Grab a Ki-61/Ki-100 and fly out "unarmed" (as special attack "shuddering sky" groups removed weapons to shed weight and make altitude).....Find the formation of B-29s, and try to ram one....If lucky ejecting (not an option for Kazakov)......

If your "Taiatari"/body crashing attack works out, give yourself a kill mark and do it again!.....For most it didn't. Set the bombers to around 31,000'.

Good luck http://forums.ubi.com/images/smilies/16x16_smiley-wink.gif

(p.s.....I believe Kazakov the one time he tried it "with an anchor" not a grapling hook had to crash land as he rammed the plane as well........ANother was Nesteroff who rammed his victim deliberatly being unarmed.....Killed them both)

x6BL_Brando
05-02-2006, 01:18 PM
There is an excellent novel in English called The General, which goes some way towards explaining Army traditions and why they caused so much horrific waste of man-power. Written by C.S. Forrester - better known for the Hornblower series - it concerns the career of a typical Victorian cavalry officer. Not too bright or efficient he manages to gain promotion through an accident during the Boer War, when his troop of horse gets lost but actually come out behind the enemy lines and surprises them.

The upshot is that this fool (unkind, but true) eventually becomes a high-ranking member of the General Staff, just through precedence, & responsible for the lives of thousands of men. That his physical contact with the regiments is confined to flags on maps in luxurious chateaux behind the lines is the context that Forrester uses in this quite shocking tale of arrogance & ineptitude. It is a very accurate glimpse of the British class-system at work - an idiot could be in charge of a genius, as long as he had a better 'pedigree' http://forums.ubi.com/groupee_common/emoticons/icon_rolleyes.gif

Battle has always involved soldiers charging on their enemy to overcome him, and losses are always expected. A read through the annals of infantry in the Napoleonic period will show just how terrible the losses were from simple, smooth-bore cannon and musket-fire - and how many men were thrown forward to achieve their leaders aims. So the precedent already existed for hurling troops forward to carry the day through bravery and weight of numbers. The upper-classes had little scruple in that area.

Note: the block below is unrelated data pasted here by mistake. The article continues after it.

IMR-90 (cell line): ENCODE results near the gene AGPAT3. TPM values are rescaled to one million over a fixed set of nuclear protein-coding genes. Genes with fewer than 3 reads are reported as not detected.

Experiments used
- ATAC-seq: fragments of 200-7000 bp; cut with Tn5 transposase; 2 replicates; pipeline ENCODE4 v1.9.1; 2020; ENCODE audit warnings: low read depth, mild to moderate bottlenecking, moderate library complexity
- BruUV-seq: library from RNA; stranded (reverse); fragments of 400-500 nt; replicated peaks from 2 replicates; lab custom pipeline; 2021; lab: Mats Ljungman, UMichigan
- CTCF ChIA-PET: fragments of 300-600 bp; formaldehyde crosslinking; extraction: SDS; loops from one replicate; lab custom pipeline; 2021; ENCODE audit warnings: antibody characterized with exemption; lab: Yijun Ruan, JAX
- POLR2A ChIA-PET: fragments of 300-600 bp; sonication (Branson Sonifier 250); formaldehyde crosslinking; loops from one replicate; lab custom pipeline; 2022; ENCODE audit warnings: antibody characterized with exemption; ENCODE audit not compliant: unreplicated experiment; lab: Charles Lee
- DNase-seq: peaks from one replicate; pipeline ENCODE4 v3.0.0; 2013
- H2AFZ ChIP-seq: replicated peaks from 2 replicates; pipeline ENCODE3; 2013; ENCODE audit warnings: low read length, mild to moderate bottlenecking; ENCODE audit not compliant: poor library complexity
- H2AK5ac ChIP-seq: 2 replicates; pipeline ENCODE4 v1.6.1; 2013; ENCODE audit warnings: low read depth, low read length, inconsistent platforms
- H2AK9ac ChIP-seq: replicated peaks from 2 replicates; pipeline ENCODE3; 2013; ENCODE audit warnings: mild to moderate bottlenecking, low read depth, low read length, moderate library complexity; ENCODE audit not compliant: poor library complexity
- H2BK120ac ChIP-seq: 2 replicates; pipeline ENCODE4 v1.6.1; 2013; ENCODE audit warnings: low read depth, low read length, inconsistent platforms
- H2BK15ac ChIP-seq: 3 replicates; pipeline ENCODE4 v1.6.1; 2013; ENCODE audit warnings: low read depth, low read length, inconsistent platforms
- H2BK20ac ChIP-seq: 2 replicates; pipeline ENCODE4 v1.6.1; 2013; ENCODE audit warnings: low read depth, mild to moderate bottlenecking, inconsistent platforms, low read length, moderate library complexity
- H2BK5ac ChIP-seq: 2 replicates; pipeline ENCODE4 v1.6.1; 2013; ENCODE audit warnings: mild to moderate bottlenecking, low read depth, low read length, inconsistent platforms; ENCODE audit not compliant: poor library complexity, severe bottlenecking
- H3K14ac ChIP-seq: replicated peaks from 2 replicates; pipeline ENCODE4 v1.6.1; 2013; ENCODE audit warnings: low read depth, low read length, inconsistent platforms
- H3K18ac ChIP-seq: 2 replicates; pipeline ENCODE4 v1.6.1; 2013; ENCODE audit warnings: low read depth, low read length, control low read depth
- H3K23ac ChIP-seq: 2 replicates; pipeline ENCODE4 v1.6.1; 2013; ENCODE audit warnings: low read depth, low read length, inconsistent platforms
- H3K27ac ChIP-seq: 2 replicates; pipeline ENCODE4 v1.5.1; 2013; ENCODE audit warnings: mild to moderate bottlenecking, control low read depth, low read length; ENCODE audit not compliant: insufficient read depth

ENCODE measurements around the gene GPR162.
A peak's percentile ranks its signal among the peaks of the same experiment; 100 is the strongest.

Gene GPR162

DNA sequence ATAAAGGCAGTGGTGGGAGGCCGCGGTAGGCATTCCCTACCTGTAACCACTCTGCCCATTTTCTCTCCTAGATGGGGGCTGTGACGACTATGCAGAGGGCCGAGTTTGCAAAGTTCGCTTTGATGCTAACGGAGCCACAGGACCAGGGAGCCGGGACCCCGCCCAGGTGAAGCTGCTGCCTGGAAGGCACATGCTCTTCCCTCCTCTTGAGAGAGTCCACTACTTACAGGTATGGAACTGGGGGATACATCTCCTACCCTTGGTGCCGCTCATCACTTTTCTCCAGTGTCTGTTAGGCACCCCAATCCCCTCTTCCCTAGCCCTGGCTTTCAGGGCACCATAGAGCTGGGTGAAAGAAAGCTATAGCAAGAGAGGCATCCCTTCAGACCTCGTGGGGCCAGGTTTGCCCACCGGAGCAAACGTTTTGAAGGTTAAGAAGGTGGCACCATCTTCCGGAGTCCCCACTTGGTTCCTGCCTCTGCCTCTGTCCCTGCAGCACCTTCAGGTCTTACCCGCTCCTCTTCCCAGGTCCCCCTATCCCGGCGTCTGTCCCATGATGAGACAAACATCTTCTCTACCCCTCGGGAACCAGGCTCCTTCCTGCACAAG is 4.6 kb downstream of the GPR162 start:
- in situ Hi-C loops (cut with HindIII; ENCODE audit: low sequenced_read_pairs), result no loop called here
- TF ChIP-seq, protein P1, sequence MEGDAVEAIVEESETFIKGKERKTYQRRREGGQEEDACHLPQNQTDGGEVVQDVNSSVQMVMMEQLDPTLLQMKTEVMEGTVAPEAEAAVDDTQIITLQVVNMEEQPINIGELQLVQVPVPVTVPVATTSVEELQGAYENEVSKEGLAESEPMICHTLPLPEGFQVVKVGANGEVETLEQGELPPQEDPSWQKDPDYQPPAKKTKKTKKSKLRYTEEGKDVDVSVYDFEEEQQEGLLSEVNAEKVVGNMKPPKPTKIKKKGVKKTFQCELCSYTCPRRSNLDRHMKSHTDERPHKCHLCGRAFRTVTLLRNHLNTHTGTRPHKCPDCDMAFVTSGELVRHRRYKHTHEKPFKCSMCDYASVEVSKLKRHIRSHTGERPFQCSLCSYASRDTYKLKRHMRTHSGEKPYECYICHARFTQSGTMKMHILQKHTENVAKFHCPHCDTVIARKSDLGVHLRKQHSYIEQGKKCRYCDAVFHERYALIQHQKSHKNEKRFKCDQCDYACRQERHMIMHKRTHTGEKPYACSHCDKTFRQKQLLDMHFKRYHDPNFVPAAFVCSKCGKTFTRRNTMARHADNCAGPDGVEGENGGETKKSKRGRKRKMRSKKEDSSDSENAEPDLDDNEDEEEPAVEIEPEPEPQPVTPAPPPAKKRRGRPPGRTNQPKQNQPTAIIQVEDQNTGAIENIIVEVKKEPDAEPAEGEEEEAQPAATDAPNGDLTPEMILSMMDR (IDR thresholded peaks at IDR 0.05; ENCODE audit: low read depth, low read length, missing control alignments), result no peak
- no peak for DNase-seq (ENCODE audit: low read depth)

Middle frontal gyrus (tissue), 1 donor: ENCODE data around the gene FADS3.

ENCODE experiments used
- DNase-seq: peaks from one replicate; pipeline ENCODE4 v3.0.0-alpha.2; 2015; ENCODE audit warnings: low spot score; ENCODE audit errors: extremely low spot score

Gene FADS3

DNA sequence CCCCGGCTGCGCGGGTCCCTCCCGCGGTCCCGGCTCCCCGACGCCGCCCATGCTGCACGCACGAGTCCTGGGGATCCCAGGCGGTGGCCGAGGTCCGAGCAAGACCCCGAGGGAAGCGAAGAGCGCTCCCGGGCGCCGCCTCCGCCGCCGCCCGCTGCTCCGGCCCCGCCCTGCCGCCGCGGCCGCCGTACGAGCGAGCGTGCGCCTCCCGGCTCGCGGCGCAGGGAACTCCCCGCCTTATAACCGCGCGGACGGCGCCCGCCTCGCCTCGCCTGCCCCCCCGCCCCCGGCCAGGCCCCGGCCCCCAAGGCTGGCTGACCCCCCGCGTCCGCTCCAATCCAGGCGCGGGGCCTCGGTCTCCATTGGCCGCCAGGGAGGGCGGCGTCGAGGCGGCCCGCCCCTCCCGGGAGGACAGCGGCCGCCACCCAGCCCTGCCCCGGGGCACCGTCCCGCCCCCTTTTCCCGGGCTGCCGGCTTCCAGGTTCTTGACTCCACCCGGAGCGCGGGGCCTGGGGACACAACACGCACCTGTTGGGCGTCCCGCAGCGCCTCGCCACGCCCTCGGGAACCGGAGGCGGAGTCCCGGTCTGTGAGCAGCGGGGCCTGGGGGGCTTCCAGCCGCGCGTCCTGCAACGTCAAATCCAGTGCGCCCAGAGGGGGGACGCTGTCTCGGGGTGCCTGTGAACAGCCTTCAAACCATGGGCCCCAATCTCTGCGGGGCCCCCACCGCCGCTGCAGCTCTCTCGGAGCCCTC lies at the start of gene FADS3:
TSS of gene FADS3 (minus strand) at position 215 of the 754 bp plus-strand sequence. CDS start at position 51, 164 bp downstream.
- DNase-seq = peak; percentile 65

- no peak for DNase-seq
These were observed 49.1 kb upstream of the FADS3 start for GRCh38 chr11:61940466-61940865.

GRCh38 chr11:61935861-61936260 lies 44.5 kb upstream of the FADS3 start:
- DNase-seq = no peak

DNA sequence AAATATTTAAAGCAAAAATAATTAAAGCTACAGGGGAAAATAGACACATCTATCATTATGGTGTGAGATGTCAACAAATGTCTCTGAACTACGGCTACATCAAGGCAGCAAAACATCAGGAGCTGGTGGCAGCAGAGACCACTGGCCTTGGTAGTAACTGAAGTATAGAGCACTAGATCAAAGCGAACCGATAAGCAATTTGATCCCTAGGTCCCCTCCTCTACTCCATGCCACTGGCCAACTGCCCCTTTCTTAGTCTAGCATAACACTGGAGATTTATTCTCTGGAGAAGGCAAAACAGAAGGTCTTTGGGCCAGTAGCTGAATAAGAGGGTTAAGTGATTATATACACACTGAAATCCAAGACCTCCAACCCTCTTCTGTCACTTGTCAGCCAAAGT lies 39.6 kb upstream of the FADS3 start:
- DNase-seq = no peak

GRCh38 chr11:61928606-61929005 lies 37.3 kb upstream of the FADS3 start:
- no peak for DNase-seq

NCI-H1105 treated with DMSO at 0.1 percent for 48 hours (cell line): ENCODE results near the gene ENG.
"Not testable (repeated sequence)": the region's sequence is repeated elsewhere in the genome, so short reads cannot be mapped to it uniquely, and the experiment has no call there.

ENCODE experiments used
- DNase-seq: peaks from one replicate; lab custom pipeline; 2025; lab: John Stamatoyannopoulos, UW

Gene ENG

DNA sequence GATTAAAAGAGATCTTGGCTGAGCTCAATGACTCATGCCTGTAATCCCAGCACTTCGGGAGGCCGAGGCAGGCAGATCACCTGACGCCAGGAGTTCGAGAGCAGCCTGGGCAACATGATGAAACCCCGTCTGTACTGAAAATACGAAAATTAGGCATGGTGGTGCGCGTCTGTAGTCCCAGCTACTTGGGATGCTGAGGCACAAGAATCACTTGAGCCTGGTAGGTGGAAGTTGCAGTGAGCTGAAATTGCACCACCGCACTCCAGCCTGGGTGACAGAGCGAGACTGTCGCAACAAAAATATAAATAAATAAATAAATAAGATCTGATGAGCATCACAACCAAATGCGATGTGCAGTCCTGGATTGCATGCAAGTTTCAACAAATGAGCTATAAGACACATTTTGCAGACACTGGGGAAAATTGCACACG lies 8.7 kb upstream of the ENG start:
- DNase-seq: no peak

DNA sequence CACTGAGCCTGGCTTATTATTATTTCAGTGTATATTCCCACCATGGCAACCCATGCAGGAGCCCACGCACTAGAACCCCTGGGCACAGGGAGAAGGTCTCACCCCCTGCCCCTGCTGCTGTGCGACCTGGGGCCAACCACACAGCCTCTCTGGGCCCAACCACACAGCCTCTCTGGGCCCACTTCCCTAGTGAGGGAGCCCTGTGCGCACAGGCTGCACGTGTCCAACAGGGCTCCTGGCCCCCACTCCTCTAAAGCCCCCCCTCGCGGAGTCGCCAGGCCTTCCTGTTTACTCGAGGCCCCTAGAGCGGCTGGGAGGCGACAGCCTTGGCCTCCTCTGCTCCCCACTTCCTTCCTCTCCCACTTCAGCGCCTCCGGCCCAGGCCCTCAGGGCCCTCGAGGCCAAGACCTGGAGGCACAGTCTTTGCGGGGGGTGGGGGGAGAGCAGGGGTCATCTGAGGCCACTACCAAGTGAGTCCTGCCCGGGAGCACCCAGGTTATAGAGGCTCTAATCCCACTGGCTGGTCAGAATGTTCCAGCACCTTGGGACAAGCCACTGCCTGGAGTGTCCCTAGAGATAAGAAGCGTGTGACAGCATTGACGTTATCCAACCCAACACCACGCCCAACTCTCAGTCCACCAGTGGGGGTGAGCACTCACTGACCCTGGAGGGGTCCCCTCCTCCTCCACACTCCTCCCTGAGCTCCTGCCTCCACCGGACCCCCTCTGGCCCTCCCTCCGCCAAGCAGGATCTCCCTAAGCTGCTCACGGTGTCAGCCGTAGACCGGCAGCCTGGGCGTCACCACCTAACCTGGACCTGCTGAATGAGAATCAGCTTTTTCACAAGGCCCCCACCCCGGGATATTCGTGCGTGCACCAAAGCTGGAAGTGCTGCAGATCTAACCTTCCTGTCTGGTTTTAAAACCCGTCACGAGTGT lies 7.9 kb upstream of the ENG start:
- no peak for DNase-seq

The "spanner in the works", if you'll pardon the pun http://forums.ubi.com/groupee_common/emoticons/icon_redface.gif was the accelerating efficiency of industry. Everything from uniforms and rations to transport and weaponry had become more easily produced than ever before, enabling countries to raise much larger armies and equip them. The extensive railway network played another cruel trick on the common foot-soldier with it's ability to transport thousands like him to within a day's march of the front.

I can't add anything to the contemporary descriptions of what effect well-sited machine-guns can have on a regiment of foot soldiers advancing unprotected across an open field, or caught in that other new-fangled invention, barbed-wire - just mourn the fact that none of them were allowed to take cover when the situation became suicidal. It is sadly true that nothing was done by the 'top-brass' until losses started to threaten the outcome of the war. Even then, little was done to alter things at the Western Front - little could be done. Most help came from 'home' in the shape of improved rations and better equipment. Women from all walks of life came together to raise funds and send 'comforts' to the troops - as well as working constantly in the munitions industry & so on.

However, all the heroism and endeavour on the front-lines was really of little avail. Just Google for 'Gallipoli' to see just how little all that heroism counted in the face of a few well-sited guns.